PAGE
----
Mass Notifications Need a Wide Reach and Regular Testing to Ensure Effectiveness


Ensure It Works When You Need It Most

Time is of the essence during an emergency. In extreme situations, quick responses can make all the difference between safety and harm. Part of that is determined by how well a message is communicated. Organizations should be utilizing systems and tools that give them the best opportunity to reach all of their people with safety messages. While some solutions may seem ideal, it’s important to take into consideration the notification limitations some tools may have.

For example, in January, a college in California had an active shooter incident near campus. The mass SMS system the campus used was supposed to reach more than 70,000 end-users with a safety message, but only about 20,000 ended up receiving the message. The campus tested the system twice a year, but during a critical situation, it failed to reach even half of its intended audience.

While the database of users was updated every night, and an error occurred causing certain people to be left out of distribution lists and restricting administrator access. The college was unable to resolve the problem until an hour after the initial incident occurred.

In this blog post, we’ll explore the challenges associated with mobile-only notification solutions and offer ideas for how you can test your mass notification system every day to ensure it works when you need it most.

The Problem with Mobile-Only Notifications

Due to the widespread use of mobile devices, many organizations believe a mobile-only notification solution is sufficient when trying to reach all of their people during a crisis. However, outside of the example we’ve already mentioned, research done at Western Washington University shows that mobile notifications are only about 80 percent effective1. While that may seem like you’re reaching everyone, would you want to be in the 20 percent that didn’t receive an alert about a dangerous situation?

Many factors can contribute to preventing mobile notifications from reaching 100 percent of their intended audience. As we’ve mentioned database errors can unintentionally exclude certain groups of people. Some environments may require people to have their phones on silent or put out of sight. Sometimes it’s as simple a fact as being in a building with poor cellular coverage or a large number of people using their mobile device, which then overloads a cell tower.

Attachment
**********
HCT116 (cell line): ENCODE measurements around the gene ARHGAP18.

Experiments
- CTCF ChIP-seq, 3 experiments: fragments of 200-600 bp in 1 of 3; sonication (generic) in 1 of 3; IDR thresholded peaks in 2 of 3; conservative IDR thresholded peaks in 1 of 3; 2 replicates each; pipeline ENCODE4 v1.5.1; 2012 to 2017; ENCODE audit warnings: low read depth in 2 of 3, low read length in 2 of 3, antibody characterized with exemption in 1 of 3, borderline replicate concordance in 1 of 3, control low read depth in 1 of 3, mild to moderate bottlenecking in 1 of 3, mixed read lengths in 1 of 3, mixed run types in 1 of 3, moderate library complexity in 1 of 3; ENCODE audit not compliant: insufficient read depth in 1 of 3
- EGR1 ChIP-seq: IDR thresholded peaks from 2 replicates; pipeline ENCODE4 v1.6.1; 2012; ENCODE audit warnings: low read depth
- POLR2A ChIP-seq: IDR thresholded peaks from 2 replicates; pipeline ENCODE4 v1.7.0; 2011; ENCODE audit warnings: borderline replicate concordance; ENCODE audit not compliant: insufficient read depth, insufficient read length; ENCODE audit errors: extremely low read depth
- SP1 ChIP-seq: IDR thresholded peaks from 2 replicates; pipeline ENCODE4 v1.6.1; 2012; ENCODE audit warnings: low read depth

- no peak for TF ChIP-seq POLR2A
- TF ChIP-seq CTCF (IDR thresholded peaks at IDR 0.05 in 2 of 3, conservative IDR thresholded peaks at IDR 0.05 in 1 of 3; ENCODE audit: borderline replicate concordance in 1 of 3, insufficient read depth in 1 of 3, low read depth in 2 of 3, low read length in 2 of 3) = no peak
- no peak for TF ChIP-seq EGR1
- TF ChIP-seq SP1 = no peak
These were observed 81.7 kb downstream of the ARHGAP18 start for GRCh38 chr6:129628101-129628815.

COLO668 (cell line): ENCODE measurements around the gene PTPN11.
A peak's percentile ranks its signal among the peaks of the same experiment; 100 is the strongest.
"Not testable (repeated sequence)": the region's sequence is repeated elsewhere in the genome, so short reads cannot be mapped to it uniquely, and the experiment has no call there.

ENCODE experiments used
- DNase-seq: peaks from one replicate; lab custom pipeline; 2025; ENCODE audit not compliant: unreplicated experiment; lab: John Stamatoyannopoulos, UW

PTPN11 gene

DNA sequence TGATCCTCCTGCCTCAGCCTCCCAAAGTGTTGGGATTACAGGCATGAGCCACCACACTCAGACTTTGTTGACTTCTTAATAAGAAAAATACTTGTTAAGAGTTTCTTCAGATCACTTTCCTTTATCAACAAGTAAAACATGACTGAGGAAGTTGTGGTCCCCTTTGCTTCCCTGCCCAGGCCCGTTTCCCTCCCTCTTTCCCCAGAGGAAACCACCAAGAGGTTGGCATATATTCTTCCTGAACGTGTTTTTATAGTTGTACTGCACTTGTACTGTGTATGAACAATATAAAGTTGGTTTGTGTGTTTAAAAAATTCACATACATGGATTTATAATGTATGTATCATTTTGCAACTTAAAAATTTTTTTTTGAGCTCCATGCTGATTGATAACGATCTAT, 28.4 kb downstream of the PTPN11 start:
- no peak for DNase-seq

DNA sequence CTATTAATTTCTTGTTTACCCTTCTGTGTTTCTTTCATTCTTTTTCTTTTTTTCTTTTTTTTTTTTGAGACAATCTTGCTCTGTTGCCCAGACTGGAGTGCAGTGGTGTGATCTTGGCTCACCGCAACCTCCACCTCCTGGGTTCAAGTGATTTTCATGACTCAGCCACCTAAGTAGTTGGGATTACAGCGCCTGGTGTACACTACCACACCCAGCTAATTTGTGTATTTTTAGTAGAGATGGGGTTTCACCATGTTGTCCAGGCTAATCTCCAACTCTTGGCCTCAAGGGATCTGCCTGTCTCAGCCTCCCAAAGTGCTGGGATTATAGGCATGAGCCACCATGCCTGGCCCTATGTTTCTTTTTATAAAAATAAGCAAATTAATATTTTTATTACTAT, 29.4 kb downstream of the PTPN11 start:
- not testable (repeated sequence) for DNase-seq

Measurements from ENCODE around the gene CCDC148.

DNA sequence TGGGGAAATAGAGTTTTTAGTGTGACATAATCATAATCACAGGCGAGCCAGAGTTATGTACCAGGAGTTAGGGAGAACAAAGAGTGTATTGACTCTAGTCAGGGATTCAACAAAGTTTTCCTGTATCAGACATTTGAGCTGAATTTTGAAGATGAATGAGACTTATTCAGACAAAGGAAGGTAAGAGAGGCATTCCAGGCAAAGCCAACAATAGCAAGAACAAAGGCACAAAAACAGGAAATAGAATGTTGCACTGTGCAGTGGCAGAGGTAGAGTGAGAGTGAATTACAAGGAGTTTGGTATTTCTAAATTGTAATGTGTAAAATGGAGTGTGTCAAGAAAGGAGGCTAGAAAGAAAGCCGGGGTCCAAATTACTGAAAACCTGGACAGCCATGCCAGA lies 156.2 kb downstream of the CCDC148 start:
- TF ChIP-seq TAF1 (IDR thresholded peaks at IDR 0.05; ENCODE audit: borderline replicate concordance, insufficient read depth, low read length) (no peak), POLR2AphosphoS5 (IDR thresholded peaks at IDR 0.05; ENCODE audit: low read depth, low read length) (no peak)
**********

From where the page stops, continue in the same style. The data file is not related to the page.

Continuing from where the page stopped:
Get more information about the problems with mobile-only notifications

It’s important to think of mobile notifications as a piece of a larger alerting solution, rather than the sole answer. Combining mobile notifications with on-premises notifications makes it much more likely your organization reaches 100 percent of its desired population. That’s because you’re expanding the devices messages can reach to IP speakers, desktop computers, desk phones, and digital signage, as well as expanding the types of messages you can send, like live intrusive audio.

Everyday Testing Helps Identify and Prevent Issues

Part of the problem the college mentioned above encountered was that it only tested its system twice a year. To a certain degree that makes sense. No one wants to be flooded with irrelevant messages as it can cause alert fatigue, leading to messages being ignored during crisis situations. However, with a combined on-premises and mobile solution, organizations can leverage a mass notification system for daily use to test that it is working as intended.

While the primary purpose of implementing a mass notification system may have been for safety, uses cases can expand beyond emergency situations to add more value and check that messages are reaching all people and devices that need to receive them. Different organizations may have different ways they can conduct this inadvertent testing. Hospitals can tie into overhead paging systems to send automated messages announcing that visiting hours are over. Schools can use it to automate bell schedules, communicate with parents about events and policies, and provide updates on inclement weather. Understanding the capabilities of your system will help you identify areas where it can be deployed on a more frequent basis. This will help you pinpoint issues and solve them during non-critical times.

Learn more about everyday uses for mass notification

"88% of students had their cell phones turned on during class. 82% of students were registered with the school’s emergency system. 77% had cell phone service in most campus buildings." Sattler, David & Larpenteur, Katy & Shipley, Gayle. (2011). Active Shooter on Campus: Evaluating Text and E-mail Warning Message Effectiveness. Journal of Homeland Security and Emergency Management. 8. 10.2202/1547-7355.1826.  




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